So--since we're tired all the time--and since we ate a bite at Mo's after I got my shift covered (I cried during that process, cried while I canceled my orthodontist and dentist appointments), and since Justin wanted to take a nap, we retreated to bed again.
I wasn't ready to sleep, so I blogged the last entry and then napped too.
Then the phone rang.
The phone should never ring when someone is sleeping. I know today we have the option to turn off the ringer, but I just can't do it--I'm always afraid I'll miss something.
Justin was so startled he didn't know what it was, but after I told him it was the phone, and he put on his glasses, he grabbed it.
"Want me to answer it?" I asked.
He handed me the phone.
"Hey there. How are you doing?" This is how his step dad Mark starts phone conversations with me. I never recognize his voice, which is embarrassing since no one else uses our home phone number but telemarketers. But based on past experience and current situation, I knew it was him.
"I'm OK. How are you? Do you need to talk to Justin?"
Quietly, I tried to listen while Justin listened and shook his head. After they talked I waited--Justin hates it when I ask but after almost five years of marriage he knows I want to know what he talked about with other people.
I do a lot of waiting now, as quiet as I can be (which is a HUGE challenge for control-freak-caretaker-who-claims-not-to-be-a-caretaker Olaina), usually holding his hand, or hugging him, or resting my hand on his back or his shoulder. There is nothing I can say or do to make any of this better.
"He said she's had two good days in a row."
"What did she do?"
"She talked to him."
Silently, we both know this means she whispered words like: "hello, no, I'm hot, I'm cold, I'm OK, I love you too, I'm tired." Maybe she smiled at him. Probably she smiled at him--she smiles when we tell her he's coming to visit. But that whispering I'm mentioning, it's whispering with great effort. You can see her facial muscles pulling the skin around her lips together to form the shape of words, and you have to lean in with your ear to her mouth to catch what she is saying. The whispers are the accomplishment of her day--after each brief conversation she seems to collapse further back into her pillows, exhausted.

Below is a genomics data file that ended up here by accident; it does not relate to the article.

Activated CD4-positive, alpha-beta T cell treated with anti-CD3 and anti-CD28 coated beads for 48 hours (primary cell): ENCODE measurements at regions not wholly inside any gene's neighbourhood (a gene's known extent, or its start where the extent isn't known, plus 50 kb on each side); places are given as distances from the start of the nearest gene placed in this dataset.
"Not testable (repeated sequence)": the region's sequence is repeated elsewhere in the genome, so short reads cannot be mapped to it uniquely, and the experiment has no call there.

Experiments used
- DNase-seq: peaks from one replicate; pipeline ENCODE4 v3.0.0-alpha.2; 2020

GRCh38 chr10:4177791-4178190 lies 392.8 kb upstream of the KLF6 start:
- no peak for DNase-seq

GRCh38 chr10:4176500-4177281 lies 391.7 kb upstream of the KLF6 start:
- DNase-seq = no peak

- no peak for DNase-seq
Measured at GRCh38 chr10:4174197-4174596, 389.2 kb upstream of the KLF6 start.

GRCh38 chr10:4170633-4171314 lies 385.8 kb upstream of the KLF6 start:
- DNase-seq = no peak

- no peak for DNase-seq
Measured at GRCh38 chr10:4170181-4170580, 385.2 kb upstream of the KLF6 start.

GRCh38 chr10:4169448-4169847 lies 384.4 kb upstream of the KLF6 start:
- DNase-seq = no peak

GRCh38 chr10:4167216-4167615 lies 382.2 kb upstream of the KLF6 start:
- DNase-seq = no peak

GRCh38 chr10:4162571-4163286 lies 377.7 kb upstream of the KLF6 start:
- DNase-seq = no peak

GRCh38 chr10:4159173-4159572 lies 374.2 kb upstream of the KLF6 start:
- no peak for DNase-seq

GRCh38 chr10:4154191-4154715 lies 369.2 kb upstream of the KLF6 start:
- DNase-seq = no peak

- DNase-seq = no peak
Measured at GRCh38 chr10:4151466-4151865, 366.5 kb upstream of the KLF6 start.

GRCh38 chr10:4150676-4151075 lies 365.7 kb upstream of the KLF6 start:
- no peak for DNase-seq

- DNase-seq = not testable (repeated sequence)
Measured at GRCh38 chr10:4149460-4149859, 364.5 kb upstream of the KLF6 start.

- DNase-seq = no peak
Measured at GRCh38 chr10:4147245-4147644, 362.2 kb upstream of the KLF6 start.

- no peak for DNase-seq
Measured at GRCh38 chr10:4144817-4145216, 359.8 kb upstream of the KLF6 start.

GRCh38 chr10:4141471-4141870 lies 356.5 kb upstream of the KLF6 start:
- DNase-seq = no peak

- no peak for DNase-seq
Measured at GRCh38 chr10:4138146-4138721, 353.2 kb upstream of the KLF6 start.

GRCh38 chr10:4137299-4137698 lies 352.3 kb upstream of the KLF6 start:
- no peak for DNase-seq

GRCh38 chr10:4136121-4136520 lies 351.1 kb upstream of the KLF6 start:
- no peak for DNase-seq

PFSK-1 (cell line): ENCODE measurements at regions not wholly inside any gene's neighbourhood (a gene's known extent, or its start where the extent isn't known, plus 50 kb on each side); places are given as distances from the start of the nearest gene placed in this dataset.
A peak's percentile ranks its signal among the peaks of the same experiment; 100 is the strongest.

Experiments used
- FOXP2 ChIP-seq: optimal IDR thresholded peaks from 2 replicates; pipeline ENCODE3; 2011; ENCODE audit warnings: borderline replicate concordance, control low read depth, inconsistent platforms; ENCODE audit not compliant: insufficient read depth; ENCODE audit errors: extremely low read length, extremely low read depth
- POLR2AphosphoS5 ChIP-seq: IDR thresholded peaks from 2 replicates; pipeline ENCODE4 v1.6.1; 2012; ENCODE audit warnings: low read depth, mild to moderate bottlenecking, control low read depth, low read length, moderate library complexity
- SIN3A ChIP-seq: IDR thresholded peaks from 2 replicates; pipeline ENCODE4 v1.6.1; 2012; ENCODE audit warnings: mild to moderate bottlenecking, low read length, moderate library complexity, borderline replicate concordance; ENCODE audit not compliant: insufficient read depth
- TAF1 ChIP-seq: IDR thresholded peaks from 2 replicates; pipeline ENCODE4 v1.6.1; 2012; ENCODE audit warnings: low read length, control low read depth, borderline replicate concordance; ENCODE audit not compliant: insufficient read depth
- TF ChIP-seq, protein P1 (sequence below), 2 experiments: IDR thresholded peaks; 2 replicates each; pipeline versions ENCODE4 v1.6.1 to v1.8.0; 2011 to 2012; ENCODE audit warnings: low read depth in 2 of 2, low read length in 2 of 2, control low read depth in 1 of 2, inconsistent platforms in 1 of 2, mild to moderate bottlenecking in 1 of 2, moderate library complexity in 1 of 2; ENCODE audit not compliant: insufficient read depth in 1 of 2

But if you loved her and knew her (especially if you knew her before the doctors), you'd probably do all you could to hear those "I love you" words whispered and see that smile, the one that now looks like the smile of a child being told to smile for school pictures--teeth showing, dimples, necessary, and then gone.
Justin says Toni and Mark used to go dancing together a lot.
At our wedding, July 20, 2002, he asked her to dance. We didn't make a big deal out of family dancing so that we would not embarrass her, so the dance floor was full of guests when he asked her to dance. He pulled her up out of her wheelchair and carried most of her weight for a few minutes of one song. When I saw them, I grabbed our photographers and said, "Go over there, take pictures of him with his mom! I don't know how long he'll be able to hold onto her!"